@Reggie Dixon So thick I can’t even be bothered to address your ….. point?

  16. chris lawson said,

    January 24, 2010 at 2:53 am

    @md1364: You may find that the statement “There was no attack in my comments just a critique of style” somewhat incompatible with “childish”, “reminiscent of high school piss taking”, and, uh, “childish” again.

  17. md1364 said,

    January 24, 2010 at 9:24 am

    @ chris lawson Yes point taken and I am sorry for having contributed towards taking this so far away from the serious cause for concern that Ben Goldacre intended to be the focus of his blog.
    My intention was to address a point to the author personally and instead I seem to have mobilised his online protection squad, when I stated that I find this column and blog to be intelligent and written with wit it was totally ignored as was the part about how it was one small area that I objected to, so my last contribution here is to ask where is the balance in your appraisal people?
    I was guided to this site after reading the Bad Science book which I greatly enjoyed but I am finding the one-eyed attitudes that I encounter so often amongst the comments here to be a serious turn off, almost as biased as a homeopaths results!

  18. Indy said,

    January 24, 2010 at 9:36 am

    @md1364: Sorry to have to point it out, but you seem to have fallen into a common trap of calling attitudes biased when they happen to disagree with you.

    Fantastic that you like Ben’s work, and appreciate its importance. However, you may have missed the point of some of it! This is that judgements in science must be based on the evidence, and therefore it is not biased just considered to judge homeopaths and their ilk by the standards to which we endevour to hold science and science reporting.

    If you are going to make a criticism, you must expect it to recieve comments when it seems to boil down to you having a soft-spot for homeopaths. Live by the sword…..

  19. raphazlab said,

    January 24, 2010 at 10:10 am

    The PLoS study starts by:
    “For scientific, ethical and economic reasons, experiments involving animals should be appropriately designed, correctly analysed and transparently reported”
    Although there are additional ethical concerns relating to the use of animals, surely, the sentence is still valid without the reference to animals:
    “For scientific, ethical and economic reasons, experiments should be appropriately designed, correctly analysed and transparently reported”
    This then raises the question of whether experiments involving animals are just average, better or worse, in terms of design, analysis and transparency or reporting, than experiments not involving animals.

  20. simoncardnell said,

    January 24, 2010 at 12:12 pm

    Obviously the focus this, is on the process of the experiments rather than the rights or wrongs of the issue, however there is thrown in prejudice-

    Characterising those that oppose the ill treatment of animals as likely to ‘dig up your grandmother’s grave’ or ‘set fire to your house’ is an irrational ad hominem.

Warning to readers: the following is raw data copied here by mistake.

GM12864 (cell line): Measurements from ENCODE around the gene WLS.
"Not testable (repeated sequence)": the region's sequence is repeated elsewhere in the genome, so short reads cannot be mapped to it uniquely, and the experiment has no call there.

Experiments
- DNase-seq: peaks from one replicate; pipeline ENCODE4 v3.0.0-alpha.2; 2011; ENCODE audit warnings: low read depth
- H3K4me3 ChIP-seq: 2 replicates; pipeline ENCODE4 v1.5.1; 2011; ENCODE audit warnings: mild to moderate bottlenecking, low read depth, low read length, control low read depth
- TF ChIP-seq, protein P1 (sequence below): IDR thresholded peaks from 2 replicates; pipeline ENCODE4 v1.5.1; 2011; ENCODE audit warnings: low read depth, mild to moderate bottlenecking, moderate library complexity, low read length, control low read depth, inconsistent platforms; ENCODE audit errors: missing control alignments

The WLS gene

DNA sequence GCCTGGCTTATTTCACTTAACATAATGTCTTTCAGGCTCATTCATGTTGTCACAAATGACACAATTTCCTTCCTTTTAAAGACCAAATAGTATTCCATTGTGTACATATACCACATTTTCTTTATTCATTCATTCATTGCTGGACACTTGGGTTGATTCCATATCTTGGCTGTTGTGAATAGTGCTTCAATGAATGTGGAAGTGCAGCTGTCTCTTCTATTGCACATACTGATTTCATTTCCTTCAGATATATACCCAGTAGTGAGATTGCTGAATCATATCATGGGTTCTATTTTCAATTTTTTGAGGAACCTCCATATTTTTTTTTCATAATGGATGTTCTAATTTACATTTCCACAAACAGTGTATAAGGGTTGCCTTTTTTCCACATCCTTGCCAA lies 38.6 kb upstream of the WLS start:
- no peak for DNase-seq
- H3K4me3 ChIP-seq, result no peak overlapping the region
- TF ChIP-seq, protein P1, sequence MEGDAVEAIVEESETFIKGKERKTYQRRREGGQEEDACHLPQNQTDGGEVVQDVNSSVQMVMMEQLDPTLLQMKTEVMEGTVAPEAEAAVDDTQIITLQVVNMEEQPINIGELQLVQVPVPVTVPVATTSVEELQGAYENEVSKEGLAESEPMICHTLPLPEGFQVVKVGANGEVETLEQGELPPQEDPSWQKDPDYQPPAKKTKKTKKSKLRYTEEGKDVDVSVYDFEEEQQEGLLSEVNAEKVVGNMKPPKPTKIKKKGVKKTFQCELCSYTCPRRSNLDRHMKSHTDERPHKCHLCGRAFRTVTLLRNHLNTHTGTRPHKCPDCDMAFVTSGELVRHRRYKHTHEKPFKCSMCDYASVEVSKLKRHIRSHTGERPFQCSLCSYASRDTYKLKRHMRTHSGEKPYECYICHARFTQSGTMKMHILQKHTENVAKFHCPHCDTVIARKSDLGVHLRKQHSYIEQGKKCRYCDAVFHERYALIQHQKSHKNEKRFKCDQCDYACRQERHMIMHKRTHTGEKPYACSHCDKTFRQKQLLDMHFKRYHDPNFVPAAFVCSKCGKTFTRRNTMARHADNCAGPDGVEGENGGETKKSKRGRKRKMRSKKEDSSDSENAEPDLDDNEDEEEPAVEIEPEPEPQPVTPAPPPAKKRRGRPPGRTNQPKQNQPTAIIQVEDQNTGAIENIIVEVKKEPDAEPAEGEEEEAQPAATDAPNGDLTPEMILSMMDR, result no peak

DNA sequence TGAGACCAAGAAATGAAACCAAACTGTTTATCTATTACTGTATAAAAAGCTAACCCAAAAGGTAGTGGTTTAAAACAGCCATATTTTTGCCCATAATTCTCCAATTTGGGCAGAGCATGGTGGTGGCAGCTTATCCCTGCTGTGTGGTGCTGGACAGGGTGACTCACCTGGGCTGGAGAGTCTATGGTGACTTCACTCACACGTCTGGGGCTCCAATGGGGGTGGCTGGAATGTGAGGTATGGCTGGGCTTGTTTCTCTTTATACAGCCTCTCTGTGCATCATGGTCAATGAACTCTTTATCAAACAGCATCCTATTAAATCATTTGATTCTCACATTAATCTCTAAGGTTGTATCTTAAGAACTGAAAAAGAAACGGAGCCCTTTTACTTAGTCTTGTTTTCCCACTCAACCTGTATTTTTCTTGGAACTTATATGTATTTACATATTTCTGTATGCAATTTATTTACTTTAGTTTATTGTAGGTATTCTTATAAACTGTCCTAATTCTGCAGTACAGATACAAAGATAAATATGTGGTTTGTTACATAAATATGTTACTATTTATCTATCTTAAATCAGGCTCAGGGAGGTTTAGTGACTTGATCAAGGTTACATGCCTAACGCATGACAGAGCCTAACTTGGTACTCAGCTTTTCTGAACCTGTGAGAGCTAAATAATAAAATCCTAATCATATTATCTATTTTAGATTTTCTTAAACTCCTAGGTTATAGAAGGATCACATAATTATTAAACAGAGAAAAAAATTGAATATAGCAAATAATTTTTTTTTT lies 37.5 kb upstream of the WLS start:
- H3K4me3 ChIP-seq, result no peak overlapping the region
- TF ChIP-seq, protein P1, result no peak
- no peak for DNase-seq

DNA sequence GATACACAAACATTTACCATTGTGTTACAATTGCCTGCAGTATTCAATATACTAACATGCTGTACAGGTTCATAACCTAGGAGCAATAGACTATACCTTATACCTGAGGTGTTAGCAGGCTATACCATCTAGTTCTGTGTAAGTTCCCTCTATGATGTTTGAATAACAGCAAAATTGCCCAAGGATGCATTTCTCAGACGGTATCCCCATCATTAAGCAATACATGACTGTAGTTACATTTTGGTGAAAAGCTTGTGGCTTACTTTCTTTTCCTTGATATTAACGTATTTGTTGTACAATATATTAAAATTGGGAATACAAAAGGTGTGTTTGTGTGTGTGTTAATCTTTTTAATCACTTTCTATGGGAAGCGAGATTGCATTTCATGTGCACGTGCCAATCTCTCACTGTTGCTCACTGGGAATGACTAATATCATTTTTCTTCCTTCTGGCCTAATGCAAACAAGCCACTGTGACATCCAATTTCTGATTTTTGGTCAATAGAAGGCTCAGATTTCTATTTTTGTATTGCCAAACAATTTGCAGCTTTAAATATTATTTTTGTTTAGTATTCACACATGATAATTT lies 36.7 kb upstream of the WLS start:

Despite the medias constant portrayal of ‘animal rights extremism‘ or the buzz word of the last decade ‘terrorists’, rationally you’d expect those that oppose the killing/ maiming of animals to be generally peaceful, non-violent types.

    Of course you can always find the lunatic fringe to demonize a group, as I’m sure the ‘mad scientist torturing vivisectionist’ image is scoffed at by those in favor of animal experimentation, but those in favor shouldn’t fall into the same trap, regarding animal rights campaigners.

    Its often those that support the research that have a mawkish sentimentality about animal, as experiments on primates and other ‘fluffy’ animals, being reduced and regulated whist the ‘ugly’ rodents suffering, does not hit the radar screen (80% if all experiments).
    www.guardian.co.uk/science/2008/aug/13/controversiesinscience.ethicsofscience

    The truth is that most animal research is both pain-free and unnecessary, however we shouldn’t carry out experiments that we wouldn’t ethically approve of when the subject was a human animal.

    I’ve yet to see any explanation of how animal pain is morally different, from human pain?

  21. md1364 said,

    January 24, 2010 at 2:39 pm

    Not so much biased as an attempt to be balanced, I do understand the point of basing beliefs on the results of correctly carried out experiements that are blinded or double blinded and correctly randomised and with the largest sample possible drawn from an accurately representative group, with the intention published before the experiment is carried out. My opening statement was that the examples of homeopaths and other groups, who are attempting (inexplicably) to use the same methods to prove their beliefs and then skewing the results and making a mockery of the whole exercise by being selective in choosing results and not being rigourous in their methods, ARE NOT IN DISPUTE BY ME, just that using the label in this context is unnecessary and feels like preaching to the converted, and the intention of talking to ones selective interest group in these terms is open to question. It is a tactic of rhetoric which, while it will reinforce the beliefs of those who believe already could well alienate any who might be looking in from the outside, therefore doing more harm than good.
    From a detached position it seems to me that this is more than just taking issue with homeopaths methods, because why should they concern you all when they do no good surely they’re just irrelevant, looks more like you guys may have some issues of your own.

  22. ferguskane said,

    January 24, 2010 at 3:48 pm

    Thanks for bringing our attention to this article. I, while not opposing the use of animals in research, am deeply uncomfortable with it. To an extent, I’d say that this is how things should be, and indeed how things are with many animal researchers. However, the article suggests that much animal research is of poor quality. Such research should, in so far as is possible, be abolished.